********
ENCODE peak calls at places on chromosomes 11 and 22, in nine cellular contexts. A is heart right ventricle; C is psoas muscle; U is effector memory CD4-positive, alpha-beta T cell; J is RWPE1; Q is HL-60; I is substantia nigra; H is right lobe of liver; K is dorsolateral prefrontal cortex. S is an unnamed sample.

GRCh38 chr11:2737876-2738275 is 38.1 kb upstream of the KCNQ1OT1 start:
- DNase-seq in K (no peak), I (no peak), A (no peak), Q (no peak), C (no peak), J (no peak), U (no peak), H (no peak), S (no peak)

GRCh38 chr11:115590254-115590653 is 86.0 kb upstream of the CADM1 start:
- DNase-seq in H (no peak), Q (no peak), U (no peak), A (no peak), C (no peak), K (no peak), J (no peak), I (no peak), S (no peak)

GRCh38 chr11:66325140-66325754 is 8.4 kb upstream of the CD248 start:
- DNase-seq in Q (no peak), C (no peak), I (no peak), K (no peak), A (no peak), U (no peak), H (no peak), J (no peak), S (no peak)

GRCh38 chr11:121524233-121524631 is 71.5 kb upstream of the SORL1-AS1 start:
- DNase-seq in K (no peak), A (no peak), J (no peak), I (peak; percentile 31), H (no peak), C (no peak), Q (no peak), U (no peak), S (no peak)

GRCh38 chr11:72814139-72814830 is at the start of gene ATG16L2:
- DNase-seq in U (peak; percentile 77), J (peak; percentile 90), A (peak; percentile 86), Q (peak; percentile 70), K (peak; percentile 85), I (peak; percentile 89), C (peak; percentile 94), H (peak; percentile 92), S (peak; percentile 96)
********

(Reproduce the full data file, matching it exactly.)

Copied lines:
ENCODE peak calls at places on chromosomes 11 and 22, in nine cellular contexts. A is heart right ventricle; C is psoas muscle; U is effector memory CD4-positive, alpha-beta T cell; J is RWPE1; Q is HL-60; I is substantia nigra; H is right lobe of liver; K is dorsolateral prefrontal cortex. S is an unnamed sample.

GRCh38 chr11:2737876-2738275 is 38.1 kb upstream of the KCNQ1OT1 start:
- DNase-seq in K (no peak), I (no peak), A (no peak), Q (no peak), C (no peak), J (no peak), U (no peak), H (no peak), S (no peak)

GRCh38 chr11:115590254-115590653 is 86.0 kb upstream of the CADM1 start:
- DNase-seq in H (no peak), Q (no peak), U (no peak), A (no peak), C (no peak), K (no peak), J (no peak), I (no peak), S (no peak)

GRCh38 chr11:66325140-66325754 is 8.4 kb upstream of the CD248 start:
- DNase-seq in Q (no peak), C (no peak), I (no peak), K (no peak), A (no peak), U (no peak), H (no peak), J (no peak), S (no peak)

GRCh38 chr11:121524233-121524631 is 71.5 kb upstream of the SORL1-AS1 start:
- DNase-seq in K (no peak), A (no peak), J (no peak), I (peak; percentile 31), H (no peak), C (no peak), Q (no peak), U (no peak), S (no peak)

GRCh38 chr11:72814139-72814830 is at the start of gene ATG16L2:
- DNase-seq in U (peak; percentile 77), J (peak; percentile 90), A (peak; percentile 86), Q (peak; percentile 70), K (peak; percentile 85), I (peak; percentile 89), C (peak; percentile 94), H (peak; percentile 92), S (peak; percentile 96)